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Sentence Agreement: Avoiding Faulty Collective Ownership

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  • 0:07 Avoiding Faulty…
  • 0:49 Identifying Faulty…
  • 1:35 Correcting Faulty…
  • 2:44 Lesson Summary
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Lesson Transcript
Instructor: Amy Bonn

Amy has taught college and law school writing courses and has a master's degree in English and a law degree.

A common error occurs whenever a writer uses wording that suggests that a lot of people own or use just one thing, when really they all own or use their own separate things. This video will explain how to identify and fix this type of error.

Avoiding Faulty Collective Ownership

Do you remember the pop song from the 80s where the guy has a Chrysler that 'seats about twenty?' The idea of twenty people packed into a car makes for a funny image, but it's also an idea that can help you catch a really common grammatical error and avoid losing points on standardized composition tests.

In fact, 'All students should think about this as they take their test.'

Did you catch the error? It's tough to spot if you haven't really thought about it before, but once you look for this type of error, it's pretty easy to catch.

Identifying Faulty Collective Ownership Words

Here's the problem with that sentence. It's an error to use wording that suggests that a lot of people own or use just one thing, when really they all own or use their own separate things.

Common sense tells us that it will never be the case that a whole roomful of students will be crowded around one sheet of paper on one desk, taking one test. But our sentence from earlier said that all students will be taking their test.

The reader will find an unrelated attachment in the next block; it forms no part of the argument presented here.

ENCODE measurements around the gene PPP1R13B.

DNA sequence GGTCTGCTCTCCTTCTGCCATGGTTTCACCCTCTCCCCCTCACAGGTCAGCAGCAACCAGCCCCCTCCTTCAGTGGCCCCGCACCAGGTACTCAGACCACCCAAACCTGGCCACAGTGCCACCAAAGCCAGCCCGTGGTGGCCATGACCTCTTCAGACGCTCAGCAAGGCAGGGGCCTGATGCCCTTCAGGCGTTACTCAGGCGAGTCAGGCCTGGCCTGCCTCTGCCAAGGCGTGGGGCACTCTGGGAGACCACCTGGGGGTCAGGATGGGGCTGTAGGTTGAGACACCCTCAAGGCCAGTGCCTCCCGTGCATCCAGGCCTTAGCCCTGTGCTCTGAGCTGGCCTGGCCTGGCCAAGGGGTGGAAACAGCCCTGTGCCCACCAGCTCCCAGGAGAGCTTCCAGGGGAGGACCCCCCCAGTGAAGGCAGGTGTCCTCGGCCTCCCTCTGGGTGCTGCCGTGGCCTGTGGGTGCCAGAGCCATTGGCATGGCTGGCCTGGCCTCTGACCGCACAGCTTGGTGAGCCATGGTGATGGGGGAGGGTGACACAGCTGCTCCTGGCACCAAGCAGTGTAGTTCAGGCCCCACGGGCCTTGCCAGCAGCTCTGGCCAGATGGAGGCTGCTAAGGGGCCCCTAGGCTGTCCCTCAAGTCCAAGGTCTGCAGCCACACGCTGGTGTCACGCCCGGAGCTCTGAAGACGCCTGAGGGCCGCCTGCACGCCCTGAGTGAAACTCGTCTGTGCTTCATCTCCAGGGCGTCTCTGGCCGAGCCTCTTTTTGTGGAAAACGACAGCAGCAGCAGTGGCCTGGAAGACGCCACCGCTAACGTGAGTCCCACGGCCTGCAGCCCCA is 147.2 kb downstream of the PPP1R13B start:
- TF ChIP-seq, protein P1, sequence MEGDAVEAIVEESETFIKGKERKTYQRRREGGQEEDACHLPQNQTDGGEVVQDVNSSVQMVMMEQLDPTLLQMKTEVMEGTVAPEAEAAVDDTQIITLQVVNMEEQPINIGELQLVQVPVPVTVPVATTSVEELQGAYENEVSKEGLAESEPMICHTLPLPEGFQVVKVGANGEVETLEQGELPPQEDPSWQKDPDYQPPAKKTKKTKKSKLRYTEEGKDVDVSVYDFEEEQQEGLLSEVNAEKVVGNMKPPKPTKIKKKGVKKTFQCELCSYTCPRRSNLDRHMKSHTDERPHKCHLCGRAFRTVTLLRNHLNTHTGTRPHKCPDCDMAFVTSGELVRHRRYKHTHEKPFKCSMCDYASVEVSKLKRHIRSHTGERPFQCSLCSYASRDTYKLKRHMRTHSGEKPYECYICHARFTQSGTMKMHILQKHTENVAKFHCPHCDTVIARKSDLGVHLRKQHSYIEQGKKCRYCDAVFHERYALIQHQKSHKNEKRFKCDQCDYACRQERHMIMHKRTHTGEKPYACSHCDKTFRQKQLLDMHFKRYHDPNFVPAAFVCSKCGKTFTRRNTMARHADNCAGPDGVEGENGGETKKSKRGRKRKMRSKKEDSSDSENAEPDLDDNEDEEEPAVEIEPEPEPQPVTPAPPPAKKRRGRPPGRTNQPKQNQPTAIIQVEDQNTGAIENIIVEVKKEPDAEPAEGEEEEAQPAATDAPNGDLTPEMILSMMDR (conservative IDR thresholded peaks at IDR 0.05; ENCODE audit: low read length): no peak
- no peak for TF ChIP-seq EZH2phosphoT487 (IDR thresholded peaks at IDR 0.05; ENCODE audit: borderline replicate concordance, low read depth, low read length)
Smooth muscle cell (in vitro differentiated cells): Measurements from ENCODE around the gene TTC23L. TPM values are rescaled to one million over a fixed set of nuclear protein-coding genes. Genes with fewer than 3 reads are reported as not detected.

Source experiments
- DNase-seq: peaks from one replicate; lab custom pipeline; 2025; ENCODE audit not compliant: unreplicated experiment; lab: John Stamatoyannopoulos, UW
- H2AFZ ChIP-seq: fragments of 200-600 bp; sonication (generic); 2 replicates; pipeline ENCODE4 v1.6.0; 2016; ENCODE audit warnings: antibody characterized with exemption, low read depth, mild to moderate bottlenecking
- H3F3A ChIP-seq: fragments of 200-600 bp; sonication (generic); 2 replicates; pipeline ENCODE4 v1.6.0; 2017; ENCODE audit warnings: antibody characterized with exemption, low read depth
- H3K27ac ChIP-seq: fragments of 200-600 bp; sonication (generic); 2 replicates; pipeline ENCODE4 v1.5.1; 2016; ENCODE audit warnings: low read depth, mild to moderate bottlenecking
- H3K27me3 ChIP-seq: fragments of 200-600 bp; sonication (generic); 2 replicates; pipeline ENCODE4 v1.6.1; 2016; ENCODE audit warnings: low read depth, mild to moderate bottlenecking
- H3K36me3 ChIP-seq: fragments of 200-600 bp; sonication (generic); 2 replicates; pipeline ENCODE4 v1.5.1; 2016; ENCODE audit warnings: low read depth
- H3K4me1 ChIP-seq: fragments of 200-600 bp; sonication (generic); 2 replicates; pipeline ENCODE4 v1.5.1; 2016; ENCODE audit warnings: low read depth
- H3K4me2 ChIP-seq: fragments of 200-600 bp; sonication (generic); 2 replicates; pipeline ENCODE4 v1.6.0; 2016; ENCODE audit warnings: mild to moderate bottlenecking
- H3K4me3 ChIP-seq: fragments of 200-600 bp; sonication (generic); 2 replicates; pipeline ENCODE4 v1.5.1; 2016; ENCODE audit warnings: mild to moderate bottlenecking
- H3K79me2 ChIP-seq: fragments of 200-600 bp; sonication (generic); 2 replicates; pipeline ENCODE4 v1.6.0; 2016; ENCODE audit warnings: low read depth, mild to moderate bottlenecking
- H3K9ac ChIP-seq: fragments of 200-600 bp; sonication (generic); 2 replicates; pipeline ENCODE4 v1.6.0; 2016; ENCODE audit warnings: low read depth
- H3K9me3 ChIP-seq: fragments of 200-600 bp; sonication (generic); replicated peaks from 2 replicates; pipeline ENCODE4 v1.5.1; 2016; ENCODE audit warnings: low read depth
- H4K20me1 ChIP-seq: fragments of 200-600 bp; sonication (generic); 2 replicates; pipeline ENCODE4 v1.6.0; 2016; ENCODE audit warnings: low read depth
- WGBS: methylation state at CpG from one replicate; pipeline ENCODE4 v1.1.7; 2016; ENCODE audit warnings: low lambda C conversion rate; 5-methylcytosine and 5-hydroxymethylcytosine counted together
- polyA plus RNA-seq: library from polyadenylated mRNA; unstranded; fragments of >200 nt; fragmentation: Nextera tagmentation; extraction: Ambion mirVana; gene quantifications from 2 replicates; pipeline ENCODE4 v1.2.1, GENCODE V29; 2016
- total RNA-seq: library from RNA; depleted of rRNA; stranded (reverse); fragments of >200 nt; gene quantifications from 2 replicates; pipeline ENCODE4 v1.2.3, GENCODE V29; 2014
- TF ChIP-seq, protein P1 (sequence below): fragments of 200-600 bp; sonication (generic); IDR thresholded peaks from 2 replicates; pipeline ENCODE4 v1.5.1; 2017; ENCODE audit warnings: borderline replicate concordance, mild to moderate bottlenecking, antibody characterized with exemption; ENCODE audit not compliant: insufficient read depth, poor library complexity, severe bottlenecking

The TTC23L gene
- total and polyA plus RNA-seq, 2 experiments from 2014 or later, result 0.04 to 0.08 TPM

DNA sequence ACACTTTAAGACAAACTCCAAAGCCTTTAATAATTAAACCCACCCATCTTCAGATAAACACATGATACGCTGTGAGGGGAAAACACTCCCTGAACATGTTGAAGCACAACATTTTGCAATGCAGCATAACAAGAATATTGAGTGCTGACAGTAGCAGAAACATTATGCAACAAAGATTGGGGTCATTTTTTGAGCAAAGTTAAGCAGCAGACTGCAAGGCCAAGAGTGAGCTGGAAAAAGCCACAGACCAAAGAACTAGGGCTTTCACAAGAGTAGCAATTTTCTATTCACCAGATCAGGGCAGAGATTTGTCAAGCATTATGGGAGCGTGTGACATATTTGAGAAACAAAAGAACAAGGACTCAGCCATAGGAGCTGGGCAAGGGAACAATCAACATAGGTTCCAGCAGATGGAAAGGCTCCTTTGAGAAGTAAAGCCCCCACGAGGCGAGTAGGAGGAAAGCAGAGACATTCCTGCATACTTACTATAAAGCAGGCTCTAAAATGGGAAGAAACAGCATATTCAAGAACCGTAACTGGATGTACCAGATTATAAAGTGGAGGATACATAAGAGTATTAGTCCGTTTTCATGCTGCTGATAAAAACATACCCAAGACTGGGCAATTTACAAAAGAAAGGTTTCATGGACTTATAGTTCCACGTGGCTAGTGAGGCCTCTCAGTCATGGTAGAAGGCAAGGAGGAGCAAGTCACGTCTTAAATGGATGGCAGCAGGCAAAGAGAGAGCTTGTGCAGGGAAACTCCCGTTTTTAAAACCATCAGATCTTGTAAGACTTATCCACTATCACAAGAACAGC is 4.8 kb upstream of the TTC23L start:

Note that the word 'test' in the sentence is singular - meaning that there is just one test - even though we have a lot of test takers. Even when we don't mean to, we might create sentences that convey images as silly as twenty people packed into a car flying down the road.

These errors are common only because so many of us can't spot them, and we can't spot them only because we may never really have known to look for them.

Correcting Faulty Collective Ownership Words

Correcting these errors couldn't be simpler, and you've likely already figured out how. Are you ready for the fool-proof solution to shooing all of those people away from that one desk in the testing room?

We simply give them all their own tests by making the word 'test' plural.

'All students should think about this as they take their tests.'

Here's another example. We all know that it's a good idea for people to designate what will happen to their belongings after they die. But it's not a good idea to express it in this way:

'All people with homes and children should have a will.'

Sure, it's a great idea to write a will, but we probably shouldn't make all those homeowners and parents try to squeeze everything into just one shared will.

Instead, 'All people with homes and children should have wills.'

And while we're on the subject of home ownership, it might make sense to reflect on the idea that:

'Many Americans want to buy their own home.'

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